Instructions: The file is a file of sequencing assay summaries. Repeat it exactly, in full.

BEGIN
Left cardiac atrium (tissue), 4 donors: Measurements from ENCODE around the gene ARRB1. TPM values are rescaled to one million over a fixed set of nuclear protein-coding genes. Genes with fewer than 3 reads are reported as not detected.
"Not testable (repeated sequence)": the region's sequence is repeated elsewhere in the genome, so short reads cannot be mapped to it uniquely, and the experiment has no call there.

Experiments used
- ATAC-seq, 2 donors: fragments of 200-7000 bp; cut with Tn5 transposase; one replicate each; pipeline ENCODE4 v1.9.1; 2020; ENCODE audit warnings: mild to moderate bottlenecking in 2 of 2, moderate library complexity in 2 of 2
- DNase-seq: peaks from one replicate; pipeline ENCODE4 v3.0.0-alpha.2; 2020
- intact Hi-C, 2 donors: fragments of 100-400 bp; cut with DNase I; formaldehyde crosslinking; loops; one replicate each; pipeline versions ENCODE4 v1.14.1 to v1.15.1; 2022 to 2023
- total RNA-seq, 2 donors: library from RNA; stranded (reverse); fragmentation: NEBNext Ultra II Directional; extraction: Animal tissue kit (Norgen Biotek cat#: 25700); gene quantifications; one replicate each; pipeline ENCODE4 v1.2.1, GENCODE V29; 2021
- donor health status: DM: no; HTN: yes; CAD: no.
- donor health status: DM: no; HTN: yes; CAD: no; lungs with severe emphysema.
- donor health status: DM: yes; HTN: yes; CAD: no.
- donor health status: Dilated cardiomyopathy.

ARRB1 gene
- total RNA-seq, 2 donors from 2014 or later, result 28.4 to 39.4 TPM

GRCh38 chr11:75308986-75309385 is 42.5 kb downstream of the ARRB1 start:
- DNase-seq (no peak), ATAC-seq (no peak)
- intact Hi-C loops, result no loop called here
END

Left cardiac atrium (tissue), 4 donors: Measurements from ENCODE around the gene ARRB1. TPM values are rescaled to one million over a fixed set of nuclear protein-coding genes. Genes with fewer than 3 reads are reported as not detected.
"Not testable (repeated sequence)": the region's sequence is repeated elsewhere in the genome, so short reads cannot be mapped to it uniquely, and the experiment has no call there.

Experiments used
- ATAC-seq, 2 donors: fragments of 200-7000 bp; cut with Tn5 transposase; one replicate each; pipeline ENCODE4 v1.9.1; 2020; ENCODE audit warnings: mild to moderate bottlenecking in 2 of 2, moderate library complexity in 2 of 2
- DNase-seq: peaks from one replicate; pipeline ENCODE4 v3.0.0-alpha.2; 2020
- intact Hi-C, 2 donors: fragments of 100-400 bp; cut with DNase I; formaldehyde crosslinking; loops; one replicate each; pipeline versions ENCODE4 v1.14.1 to v1.15.1; 2022 to 2023
- total RNA-seq, 2 donors: library from RNA; stranded (reverse); fragmentation: NEBNext Ultra II Directional; extraction: Animal tissue kit (Norgen Biotek cat#: 25700); gene quantifications; one replicate each; pipeline ENCODE4 v1.2.1, GENCODE V29; 2021
- donor health status: DM: no; HTN: yes; CAD: no.
- donor health status: DM: no; HTN: yes; CAD: no; lungs with severe emphysema.
- donor health status: DM: yes; HTN: yes; CAD: no.
- donor health status: Dilated cardiomyopathy.

ARRB1 gene
- total RNA-seq, 2 donors from 2014 or later, result 28.4 to 39.4 TPM

GRCh38 chr11:75308986-75309385 is 42.5 kb downstream of the ARRB1 start:
- DNase-seq (no peak), ATAC-seq (no peak)
- intact Hi-C loops, result no loop called here